Lewis applies logic to validate religious faith, the Christian faith, in particular; rather than simply saying, "I believe," he makes his thesis an exercise in logic (Lewis contends that Man's reasoning, logical thought, and moral choice are manifestations of the Supernatural at work):"If one accepts A, then B must follow." One has to attend closely to this proper Brit's thoughts; because of Lewis's formal style, I sometimes found myself simply decoding words instead of following the thread of his arguments.

It is when Lewis applies his logic to the miracles themselves: Old Creation miracles and New Testament miracles (The Incarnation, Resurrection, and Ascension) that MIRACLES comes to life. Of particular interest to me in this section is the author's attempts to shed light on the nature of Christian Heaven: where it is, what it is, who will gain its glory and in what form. [It is because of the Ascension miracle, I believe, that Heaven has always been thought of as UP THERE somewhere.] Those of faith might take heed when Lewis states, "The letter and spirit of scripture, and all of Christianity, forbid us to suppose that life in the New Creation will be a sexual life..." and address such worldly concerns while they are still "in the, and of the flesh."

You might look at Lewis' book as an attempt to reconcile the doubters and scoffers of the world with those who steadfastly believe in the Christian story by applying logic to the issue. And while Lewis makes you ponder--perhaps question--your own beliefs, the truth of the matter is, whether you believe in a Divine Power, that there is a God and a Heaven, whether miracles have happened, can happen, or whether the whole thing is merely fol-de-rol, just a fanciful story, where it concerns faith, you either have it or you don't. No Venn diagram will convince you otherwise.

5-0 out of 5 stars A Compelling Argument
The greatness of Lewis' books on theology/God/religion/faith/etc. is that even the most hardcore atheist will come out of these books with something. *Miracles* is full of intelligent thought, brilliant philosophy, witty remarks, and everything that makes a classic Lewis book. This one is no exception.

*Miracles* is subtitled *A Preliminary Study* and indeed it does the groundwork one must do before tackling actual miracles; so do not expect this book to be an enquiry into specific miracles with historical details and such: this is more of a philosophical enquiry into the possibility and nature of miracles, what they are, what they imply if they exist, and how they could exist.

*Miracles*, as any other book by Lewis I read, is a delicious read. Not one page is dull, not one empty moment. This is one of the few philosophers that I really feel like are bringing something true and important to my life. ... Read more

5. The Problem of Pain
by C. S. Lewis
Paperback: 176 Pages (2001-02)
list price: US$12.99 -- used & new: US$5.34
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Asin: 0060652969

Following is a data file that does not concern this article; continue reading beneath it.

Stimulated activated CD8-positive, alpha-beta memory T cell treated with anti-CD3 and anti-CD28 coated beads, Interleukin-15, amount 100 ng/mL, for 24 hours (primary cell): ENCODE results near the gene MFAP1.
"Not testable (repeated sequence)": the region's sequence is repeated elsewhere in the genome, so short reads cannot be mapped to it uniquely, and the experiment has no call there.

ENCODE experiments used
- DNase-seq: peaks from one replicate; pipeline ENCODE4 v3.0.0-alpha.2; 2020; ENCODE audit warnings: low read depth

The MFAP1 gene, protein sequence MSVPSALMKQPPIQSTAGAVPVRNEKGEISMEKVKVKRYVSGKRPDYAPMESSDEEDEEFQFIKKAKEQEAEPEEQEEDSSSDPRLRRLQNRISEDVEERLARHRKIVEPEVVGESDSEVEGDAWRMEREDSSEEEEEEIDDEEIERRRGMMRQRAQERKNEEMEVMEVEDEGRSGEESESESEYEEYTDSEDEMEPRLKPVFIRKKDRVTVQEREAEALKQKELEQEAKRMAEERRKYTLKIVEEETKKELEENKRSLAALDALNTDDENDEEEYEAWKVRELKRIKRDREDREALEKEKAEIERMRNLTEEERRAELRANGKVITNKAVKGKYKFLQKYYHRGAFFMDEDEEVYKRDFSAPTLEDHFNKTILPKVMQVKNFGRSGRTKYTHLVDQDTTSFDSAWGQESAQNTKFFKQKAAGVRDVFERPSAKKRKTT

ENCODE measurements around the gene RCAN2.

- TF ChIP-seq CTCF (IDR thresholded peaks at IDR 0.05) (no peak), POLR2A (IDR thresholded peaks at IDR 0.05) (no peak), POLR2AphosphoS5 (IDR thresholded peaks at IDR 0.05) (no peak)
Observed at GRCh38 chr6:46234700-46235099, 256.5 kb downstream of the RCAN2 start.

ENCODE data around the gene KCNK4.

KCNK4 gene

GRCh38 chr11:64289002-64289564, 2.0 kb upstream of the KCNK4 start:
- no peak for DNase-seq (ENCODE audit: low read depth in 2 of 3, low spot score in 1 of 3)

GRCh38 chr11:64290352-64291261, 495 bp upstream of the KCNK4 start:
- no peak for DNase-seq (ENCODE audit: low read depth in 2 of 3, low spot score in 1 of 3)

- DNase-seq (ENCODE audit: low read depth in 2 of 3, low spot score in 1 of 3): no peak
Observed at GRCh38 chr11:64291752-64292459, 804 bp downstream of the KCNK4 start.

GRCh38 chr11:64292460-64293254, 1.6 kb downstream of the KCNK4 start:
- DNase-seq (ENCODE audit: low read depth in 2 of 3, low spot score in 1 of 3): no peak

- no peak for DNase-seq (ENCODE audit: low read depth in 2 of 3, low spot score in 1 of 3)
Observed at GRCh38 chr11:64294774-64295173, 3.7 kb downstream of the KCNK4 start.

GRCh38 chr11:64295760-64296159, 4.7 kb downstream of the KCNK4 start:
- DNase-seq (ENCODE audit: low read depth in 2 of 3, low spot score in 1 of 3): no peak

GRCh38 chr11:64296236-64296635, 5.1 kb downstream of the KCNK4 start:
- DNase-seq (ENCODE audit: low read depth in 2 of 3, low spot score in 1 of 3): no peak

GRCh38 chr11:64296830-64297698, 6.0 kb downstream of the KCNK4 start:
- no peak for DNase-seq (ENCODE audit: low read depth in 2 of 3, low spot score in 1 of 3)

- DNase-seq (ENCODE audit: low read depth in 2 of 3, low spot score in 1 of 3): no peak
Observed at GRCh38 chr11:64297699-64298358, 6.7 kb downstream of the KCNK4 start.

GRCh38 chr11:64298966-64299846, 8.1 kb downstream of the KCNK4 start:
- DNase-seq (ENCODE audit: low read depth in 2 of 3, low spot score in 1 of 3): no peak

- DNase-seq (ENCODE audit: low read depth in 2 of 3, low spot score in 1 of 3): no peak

Average Customer Review: 4.5 out of 5 stars
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Why must humanity suffer?In this elegant and thoughtful work, C. S. Lewis questions the pain and suffering that occur everyday and how this contrasts with the notion of a God that is both omnipotent and good. An answer to this critical theological problem is found within these pages.Amazon.com Review
The Problem of Pain answers the universal question, "Why would an all-loving, all-knowing God allow people to experience pain and suffering?" Master Christian apologist C.S. Lewis asserts that pain is a problem because our finite, human minds selfishly believe that pain-free lives would prove that God loves us. In truth, by asking for this, we want God to love us less, not more than he does. "Love, in its own nature, demands the perfecting of the beloved; that the mere 'kindness' which tolerates anything except suffering in its object is, in that respect at the opposite pole from Love." In addressing "Divine Omnipotence," "Human Wickedness," "Human Pain," and "Heaven," Lewis succeeds in lifting the reader from his frame of reference by artfully capitulating these topics into a conversational tone, which makes his assertions easy to swallow and even easier to digest. Lewis is straightforward in aim as well as honest about his impediments, saying, "I am not arguing that pain is not painful. Pain hurts. I am only trying to show that the old Christian doctrine that being made perfect through suffering is not incredible. To prove it palatable is beyond my design." The mind is expanded, God is magnified, and the reader is reminded that he is not the center of the universe as Lewis carefully rolls through the dissertation that suffering is God's will in preparing the believer for heaven and for the full weight of glory that awaits him there. While many of us naively wish that God had designed a "less glorious and less arduous destiny" for his children, the fortune lies in Lewis's inclination to set us straight with his charming wit and pious mind. --Jill Heatherly ... Read more

Customer Reviews (116)

5-0 out of 5 stars Why does God allow pain?
In The Problem of Pain C.S Lewis addresses the "elephant in the room" when it comes to Christianity.He answersthis question, if God really loves us why does he allow pain to come into our lives? Everyone at one point or another asks themselves that. C.S Lewis gives us a new point of view and theological reasons to this issue.

One of the main reasons that he tells us is that our pain is a reflection of our sin. When we sin we are subconsciously turning our hearts away from the Lord and that causes us to endure pain. "We have a strange illusion that mere time cancels sin. But mere time does nothing either to the fact or to the guilt of a sin." Lewis mentions this because people who are constantly in emotional pain are waiting for time to cancel their sin. Not everyone who is in pain is experiencing it as a reflection of sin, but as christians we seem to be in a lot more pain than others due to sin. This is because we know what is right and we choose to walk down the pain of temptation and sin. "From the moment a creature becomes aware of God as God and of itself as self, the terrible alternative of choosing God or self for the centre is opened to it."